Brethren are now doing something that they did not do in times past. They are charging money for programs done in the name of, and as a work of the church. I never recall brethren doing this in times past. I recall brethren on TV and radio when offering tapes, CD’s, tracts and books telling the listeners, “This is offered complimentary and without cost to you. It is paid for by the free-will offerings of members of the church of Christ” and even, “we are not like other religious groups, you need not make a love offering to receive this material.” However, brethren now are charging for: (1) marriage enrichment programs done in the name of the local church; (2) Ladies days and men’s retreats; (3) and even lectureships. Somehow I don’t think this is how Jesus, or the apostles did this.
God’s inspired word tells us where the money is to come from to conduct the work of the church. It comes from free-will offerings (Acts 4:34-5:4; 11:29-30; Romans 15:26: 1 Corinthians 16:1-2; 2 Corinthians 8:12; 9:7). Dave Miller once wrote, “All funds utilized in the work of the church are to be contributed by its members based upon their own inventory of personal finances. This means that bake sales, bingo games and on-the-air pleas for viewer contributions are unauthorized, inappropriate, and unacceptable to God” (Article: The Fund Raising Furor, Firm Foundation, July 28, 1987). Brother Miller wrote this in reaction to the practices of televangelists and denominations. However, the truth equally applies to the current practice of some brethren.
Do we truly love souls? Consider the example of Martin Luther. He translated the Bible into German in 1522. It may have been his greatest accomplishment. Philip Schaff, the historian, wrote, “Hereafter, the Reformation depended no longer on the works of the Reformers, but on the book of God, which everybody could read for himself as his daily guide in spiritual life (History of the Christian Church, Vol. 7, p. 341). What did he receive for his work? “It was from beginning to end, a labor of love and enthusiasm while publishers and printers made fortunes, Luther never asked a copper for this greatest work of his life (ibid, p. 354). Now, I am not suggesting that it would have been wrong for Martin Luther to have received income for his work. “The laborer is worthy of his wages” (Luke 10: 7; 1 Timothy 5:18 cf. 1 Corinthians 9:7-11). However, he did what he did freely out of concern for others. He wanted the Bible in the hands of the people. Do we have such live? Or are we turning the message into just another opportunity for gain?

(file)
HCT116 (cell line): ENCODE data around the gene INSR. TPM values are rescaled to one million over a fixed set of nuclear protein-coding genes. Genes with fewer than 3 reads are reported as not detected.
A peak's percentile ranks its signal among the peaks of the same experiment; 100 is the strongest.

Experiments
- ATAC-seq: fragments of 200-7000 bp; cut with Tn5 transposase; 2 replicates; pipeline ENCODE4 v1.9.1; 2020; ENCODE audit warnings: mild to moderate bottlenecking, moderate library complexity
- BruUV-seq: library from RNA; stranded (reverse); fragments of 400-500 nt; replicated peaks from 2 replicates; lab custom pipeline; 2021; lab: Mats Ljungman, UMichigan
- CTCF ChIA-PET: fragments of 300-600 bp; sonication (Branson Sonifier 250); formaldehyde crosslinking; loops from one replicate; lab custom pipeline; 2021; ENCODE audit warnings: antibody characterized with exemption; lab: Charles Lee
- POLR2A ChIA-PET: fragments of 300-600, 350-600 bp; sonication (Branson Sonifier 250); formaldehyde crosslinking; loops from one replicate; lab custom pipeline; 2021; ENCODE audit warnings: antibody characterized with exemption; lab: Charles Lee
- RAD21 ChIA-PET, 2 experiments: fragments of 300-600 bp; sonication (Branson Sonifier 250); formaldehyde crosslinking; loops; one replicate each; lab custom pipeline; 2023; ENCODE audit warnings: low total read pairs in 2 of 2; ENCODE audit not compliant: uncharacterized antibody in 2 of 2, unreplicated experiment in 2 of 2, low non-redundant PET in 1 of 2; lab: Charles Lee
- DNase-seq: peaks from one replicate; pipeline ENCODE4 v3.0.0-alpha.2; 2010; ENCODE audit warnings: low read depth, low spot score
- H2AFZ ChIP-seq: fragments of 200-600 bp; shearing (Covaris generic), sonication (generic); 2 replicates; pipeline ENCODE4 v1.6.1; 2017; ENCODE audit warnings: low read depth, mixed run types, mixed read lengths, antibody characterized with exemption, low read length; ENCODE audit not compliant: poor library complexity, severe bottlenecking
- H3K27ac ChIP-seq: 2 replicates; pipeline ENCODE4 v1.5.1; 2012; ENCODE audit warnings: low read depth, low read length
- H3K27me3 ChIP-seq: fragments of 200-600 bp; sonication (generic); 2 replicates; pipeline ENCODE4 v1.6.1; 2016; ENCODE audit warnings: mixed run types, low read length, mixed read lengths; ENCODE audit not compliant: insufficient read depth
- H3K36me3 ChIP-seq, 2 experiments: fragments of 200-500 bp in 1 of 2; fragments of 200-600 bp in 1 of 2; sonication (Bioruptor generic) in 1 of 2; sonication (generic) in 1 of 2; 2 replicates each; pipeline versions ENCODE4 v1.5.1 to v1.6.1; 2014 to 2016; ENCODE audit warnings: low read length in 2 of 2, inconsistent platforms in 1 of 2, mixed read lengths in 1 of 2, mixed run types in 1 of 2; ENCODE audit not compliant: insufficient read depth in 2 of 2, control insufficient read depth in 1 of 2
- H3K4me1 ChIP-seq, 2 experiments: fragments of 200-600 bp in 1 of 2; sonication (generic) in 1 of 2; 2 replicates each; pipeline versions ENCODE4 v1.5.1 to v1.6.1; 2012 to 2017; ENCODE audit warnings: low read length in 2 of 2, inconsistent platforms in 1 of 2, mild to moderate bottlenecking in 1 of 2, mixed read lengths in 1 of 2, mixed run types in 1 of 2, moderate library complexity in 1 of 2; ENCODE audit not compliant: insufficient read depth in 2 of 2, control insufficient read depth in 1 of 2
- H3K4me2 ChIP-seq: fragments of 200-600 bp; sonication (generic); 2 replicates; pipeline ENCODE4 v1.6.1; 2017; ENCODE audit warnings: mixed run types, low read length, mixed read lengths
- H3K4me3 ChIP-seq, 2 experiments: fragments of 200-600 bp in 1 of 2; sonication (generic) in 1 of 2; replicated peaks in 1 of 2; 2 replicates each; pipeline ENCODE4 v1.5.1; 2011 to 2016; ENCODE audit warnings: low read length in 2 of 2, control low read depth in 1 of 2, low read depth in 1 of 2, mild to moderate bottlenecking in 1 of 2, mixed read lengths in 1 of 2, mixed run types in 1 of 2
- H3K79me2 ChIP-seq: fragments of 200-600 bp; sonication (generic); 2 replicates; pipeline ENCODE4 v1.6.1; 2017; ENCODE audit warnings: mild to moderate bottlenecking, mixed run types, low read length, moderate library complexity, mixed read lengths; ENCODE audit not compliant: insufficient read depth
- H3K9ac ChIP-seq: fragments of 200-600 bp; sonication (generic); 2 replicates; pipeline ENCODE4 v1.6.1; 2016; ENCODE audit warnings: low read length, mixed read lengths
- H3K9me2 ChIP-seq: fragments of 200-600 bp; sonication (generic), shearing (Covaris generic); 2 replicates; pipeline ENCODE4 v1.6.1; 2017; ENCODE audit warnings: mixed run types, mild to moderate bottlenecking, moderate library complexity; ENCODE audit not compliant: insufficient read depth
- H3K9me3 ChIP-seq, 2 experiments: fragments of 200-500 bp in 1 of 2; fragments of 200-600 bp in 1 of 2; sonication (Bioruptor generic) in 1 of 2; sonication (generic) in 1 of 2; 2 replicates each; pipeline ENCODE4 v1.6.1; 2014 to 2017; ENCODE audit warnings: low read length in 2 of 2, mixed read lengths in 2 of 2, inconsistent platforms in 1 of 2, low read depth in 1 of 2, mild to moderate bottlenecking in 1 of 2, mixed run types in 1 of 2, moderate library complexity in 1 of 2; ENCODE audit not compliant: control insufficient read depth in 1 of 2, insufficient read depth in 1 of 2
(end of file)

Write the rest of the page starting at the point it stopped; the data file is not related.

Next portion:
Let us point out that there is a big difference between a laborer charging for his labor and the church charging for its services. The church has three areas of work: evangelism, benevolence, and edification. Biblical authority comes from direct statements, accounts of action (examples), and implication. Please tell me where in the Biblical record does the church have authority to charge for something that is within its area of work? There are no direct statements or accounts of action which authorize such. Is it implied? If so, how?
Here are some common attempts to justify the practice:
1. It is just a nominal fee to cover materials.
If the materials are so important, can the local church not provide it? What is the first day contribution for, if it is not to fund legitimate works of the church?
Do those attend have the option of not purchasing the material from you? Or is this automatically a part of the cost of attending?
Bible students need Bibles. Should the church start selling Bibles? How would such look? John spoke of missionaries going forth “for His name’s sake, taking nothing from the Gentiles” (3 John 7). “Gentiles” is referring to non-Christians. This does not imply that the church can charge individual Christians for its services.
Personally, I have given away thousands of dollars of Bibles, books, CD’s and other materials over the years out of concern for others. Can local churches not do the same?